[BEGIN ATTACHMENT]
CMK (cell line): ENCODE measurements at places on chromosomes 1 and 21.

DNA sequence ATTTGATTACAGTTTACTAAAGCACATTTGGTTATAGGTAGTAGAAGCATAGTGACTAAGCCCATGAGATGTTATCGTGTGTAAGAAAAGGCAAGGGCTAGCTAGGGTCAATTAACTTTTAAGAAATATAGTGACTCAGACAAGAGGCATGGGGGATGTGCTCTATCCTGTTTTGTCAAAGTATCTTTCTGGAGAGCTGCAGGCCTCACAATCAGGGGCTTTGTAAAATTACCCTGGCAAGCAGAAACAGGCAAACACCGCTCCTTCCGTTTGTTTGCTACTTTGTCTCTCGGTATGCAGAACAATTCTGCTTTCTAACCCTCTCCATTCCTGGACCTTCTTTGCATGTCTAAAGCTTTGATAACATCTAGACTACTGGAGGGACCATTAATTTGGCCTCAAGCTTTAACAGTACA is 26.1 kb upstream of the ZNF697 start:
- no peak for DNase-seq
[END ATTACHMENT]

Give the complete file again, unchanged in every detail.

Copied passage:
CMK (cell line): ENCODE measurements at places on chromosomes 1 and 21.

DNA sequence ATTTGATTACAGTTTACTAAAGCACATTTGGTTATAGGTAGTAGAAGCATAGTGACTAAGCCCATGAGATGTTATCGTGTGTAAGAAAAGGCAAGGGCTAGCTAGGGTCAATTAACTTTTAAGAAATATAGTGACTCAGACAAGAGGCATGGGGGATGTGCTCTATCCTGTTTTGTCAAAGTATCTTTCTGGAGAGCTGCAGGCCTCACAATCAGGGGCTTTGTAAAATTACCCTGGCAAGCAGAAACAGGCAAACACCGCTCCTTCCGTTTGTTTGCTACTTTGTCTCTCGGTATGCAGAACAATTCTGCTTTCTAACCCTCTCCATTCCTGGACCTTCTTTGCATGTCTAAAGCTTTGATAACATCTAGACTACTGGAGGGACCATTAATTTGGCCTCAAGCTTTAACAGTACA is 26.1 kb upstream of the ZNF697 start:
- no peak for DNase-seq